Losing The War On Crime


Tribune News Editor


THE Bahamas will never win this war against crime – never.

Forget all the talk about the “downward trend”, of things heading in the right direction. Ignore the claims of those who have something to gain, political or otherwise, by encouraging public confidence.

The fact is that in the face of renewed efforts by the police and increased investment in law enforcement, violent crime – let’s face it, the only kind people really care about – is up again this year.

Up one per cent, over the most violent year in our history. 

And that’s without factoring in the category of “causing harm” which police revealed doesn’t count as violent crime, even though it may include dozens if not scores of stabbings, shootings, assaults.

But please have patience, they will say.

New programmes take time to put down roots, new strategies can’t bear fruit overnight.

Don’t believe them.

The truth is that no amount of effort or level of commitment to this war can produce a peaceful society, because it was always the wrong war to begin with.

And all along, we’ve been fighting the wrong enemy – an imaginary opponent, an enemy of our own invention.

This adversary is known in law enforcement language as the “bad apple”, an individual who resides in one of several clearly defined “hot-spots” – a collection of isolated sores on an otherwise healthy body.

Cut out the sores, the argument goes, and the body will thrive.

It’s said these individuals commit crimes because they are confident of escaping severe punishment; that they would respond to stiffer prison sentences, the enthusiastic application of the death penalty, maybe the occasional whipping. 

Apparently, they are hardened criminals, irredeemable, rotten to the core, but somehow at the same time easy to transform into stand-up citizens. You just have to scare them a little.

Meanwhile, as we struggle against this improbable enemy, the real menace continues to grow all around us.

None of this is the fault of the police. They are doing their job, investigating crimes and bringing suspects before the judge.

But their success proves the point: the court schedule is already packed, the prison full to bursting.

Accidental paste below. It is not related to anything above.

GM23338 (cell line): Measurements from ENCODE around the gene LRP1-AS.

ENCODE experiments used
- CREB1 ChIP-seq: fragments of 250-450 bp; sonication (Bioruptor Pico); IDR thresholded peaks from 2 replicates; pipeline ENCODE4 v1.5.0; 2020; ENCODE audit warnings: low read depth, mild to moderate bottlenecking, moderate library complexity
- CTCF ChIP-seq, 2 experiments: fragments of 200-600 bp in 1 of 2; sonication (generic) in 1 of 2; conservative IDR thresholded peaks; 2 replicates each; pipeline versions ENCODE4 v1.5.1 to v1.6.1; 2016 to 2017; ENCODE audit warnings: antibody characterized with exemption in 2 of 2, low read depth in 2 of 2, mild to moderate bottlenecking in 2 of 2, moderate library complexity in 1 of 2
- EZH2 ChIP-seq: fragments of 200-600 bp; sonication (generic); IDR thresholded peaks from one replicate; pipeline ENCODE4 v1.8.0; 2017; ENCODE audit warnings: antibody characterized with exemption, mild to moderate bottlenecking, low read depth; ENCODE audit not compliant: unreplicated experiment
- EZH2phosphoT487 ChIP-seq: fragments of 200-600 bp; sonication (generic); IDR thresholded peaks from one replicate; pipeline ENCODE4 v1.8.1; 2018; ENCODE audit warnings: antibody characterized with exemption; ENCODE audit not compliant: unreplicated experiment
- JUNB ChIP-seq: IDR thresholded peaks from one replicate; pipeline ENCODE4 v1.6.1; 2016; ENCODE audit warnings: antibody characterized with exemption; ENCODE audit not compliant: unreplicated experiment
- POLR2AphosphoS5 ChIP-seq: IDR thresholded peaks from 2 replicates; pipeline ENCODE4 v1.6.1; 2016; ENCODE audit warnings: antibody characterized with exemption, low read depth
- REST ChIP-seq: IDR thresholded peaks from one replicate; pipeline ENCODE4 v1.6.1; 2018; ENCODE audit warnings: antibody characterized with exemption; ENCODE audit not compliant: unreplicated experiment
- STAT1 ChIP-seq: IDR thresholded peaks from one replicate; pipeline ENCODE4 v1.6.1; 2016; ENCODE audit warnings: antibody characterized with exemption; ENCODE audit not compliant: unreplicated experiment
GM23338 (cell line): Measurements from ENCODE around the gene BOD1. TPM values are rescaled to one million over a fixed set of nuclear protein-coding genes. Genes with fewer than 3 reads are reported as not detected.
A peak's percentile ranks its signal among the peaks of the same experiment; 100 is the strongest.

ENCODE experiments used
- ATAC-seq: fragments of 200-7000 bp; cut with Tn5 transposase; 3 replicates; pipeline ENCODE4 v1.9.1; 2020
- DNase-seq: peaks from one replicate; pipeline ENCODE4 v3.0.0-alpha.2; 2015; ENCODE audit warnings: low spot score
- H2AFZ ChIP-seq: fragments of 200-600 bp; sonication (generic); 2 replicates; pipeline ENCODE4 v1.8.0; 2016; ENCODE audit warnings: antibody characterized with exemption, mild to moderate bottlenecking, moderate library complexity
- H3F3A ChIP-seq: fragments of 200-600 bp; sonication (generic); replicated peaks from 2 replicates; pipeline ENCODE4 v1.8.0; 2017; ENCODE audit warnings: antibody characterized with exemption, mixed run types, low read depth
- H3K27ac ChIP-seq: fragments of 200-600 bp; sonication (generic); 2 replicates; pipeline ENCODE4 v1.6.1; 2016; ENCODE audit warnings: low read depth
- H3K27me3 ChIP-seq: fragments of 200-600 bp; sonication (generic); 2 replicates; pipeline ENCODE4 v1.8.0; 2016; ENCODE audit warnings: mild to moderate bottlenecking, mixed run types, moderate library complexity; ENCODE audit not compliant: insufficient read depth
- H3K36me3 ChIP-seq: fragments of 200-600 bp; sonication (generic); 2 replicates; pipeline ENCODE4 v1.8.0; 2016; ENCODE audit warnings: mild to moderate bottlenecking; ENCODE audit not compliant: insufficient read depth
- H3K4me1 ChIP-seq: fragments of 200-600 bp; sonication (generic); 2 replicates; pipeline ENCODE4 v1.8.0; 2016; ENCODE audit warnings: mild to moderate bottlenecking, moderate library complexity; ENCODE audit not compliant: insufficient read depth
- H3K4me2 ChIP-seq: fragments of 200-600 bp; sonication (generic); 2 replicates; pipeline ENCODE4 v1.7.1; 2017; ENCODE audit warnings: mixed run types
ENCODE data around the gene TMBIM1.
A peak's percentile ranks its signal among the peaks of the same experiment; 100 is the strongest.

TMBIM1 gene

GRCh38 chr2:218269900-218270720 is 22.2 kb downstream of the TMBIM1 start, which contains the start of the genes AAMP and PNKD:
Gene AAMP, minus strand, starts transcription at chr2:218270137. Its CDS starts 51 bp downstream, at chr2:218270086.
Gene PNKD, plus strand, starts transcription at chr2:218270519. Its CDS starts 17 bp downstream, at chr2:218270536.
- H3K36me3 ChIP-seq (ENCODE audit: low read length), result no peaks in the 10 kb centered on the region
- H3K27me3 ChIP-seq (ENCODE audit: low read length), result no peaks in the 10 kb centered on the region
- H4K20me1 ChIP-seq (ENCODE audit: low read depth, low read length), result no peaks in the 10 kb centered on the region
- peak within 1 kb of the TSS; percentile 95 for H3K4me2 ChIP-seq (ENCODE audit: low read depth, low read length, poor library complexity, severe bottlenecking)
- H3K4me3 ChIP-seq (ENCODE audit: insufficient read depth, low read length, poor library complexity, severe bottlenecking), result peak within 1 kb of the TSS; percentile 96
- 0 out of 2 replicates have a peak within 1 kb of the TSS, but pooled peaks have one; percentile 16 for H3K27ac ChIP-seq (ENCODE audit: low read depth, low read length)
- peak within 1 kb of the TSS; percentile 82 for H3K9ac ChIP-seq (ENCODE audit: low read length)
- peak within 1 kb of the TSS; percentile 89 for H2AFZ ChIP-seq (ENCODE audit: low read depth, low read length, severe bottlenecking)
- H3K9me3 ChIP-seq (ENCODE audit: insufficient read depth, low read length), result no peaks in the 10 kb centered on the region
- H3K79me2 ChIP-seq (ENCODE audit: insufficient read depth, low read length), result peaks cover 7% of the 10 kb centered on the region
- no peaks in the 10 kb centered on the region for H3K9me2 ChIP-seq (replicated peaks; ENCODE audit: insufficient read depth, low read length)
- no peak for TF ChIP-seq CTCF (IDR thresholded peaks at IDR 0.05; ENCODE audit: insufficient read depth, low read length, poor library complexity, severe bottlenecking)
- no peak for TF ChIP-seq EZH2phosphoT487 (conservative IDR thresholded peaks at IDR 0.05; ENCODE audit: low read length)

If it were simply a case of identifying and removing the rotten fruit, violent criminals would be an endangered species by now.

Instead, they thrive. And honest officers admit that in addition to the usual suspects, they find themselves in pursuit of an ever growing roll call of new criminals. Often young, fresh faced criminals. 

“Do you understand as a public that there are scores of healthy bodied men that are not fully employed who have taken to a life of crime?” the Commissioner of Police said last week.

“Their crime is to steal cars and return a profit or to sell parts of those cars; their crime is to sell drugs and to return a profit and to commit armed robbery so they could purchase whatever they want for themselves and for their family and friends.

“That is what is happening. Why can’t we open our eyes to it?”

He is right. But it’s more than just hard economic times. 

There is a reason why even as the Bahamas grapples with the problem of violent criminals, it is also struggling to explain why more and more young people are harming or killing themselves. 

And psychologists will tell you that in many cases – even most cases – we are talking about the same people.

The reality is that a widespread sense of hopelessness and futility exists among Bahamians – particularly among young men – which unemployment merely inflames, causes to boil to the surface.

The pressure must find a release, and it often does so in the form of blind rage, directed either at the self or at someone else.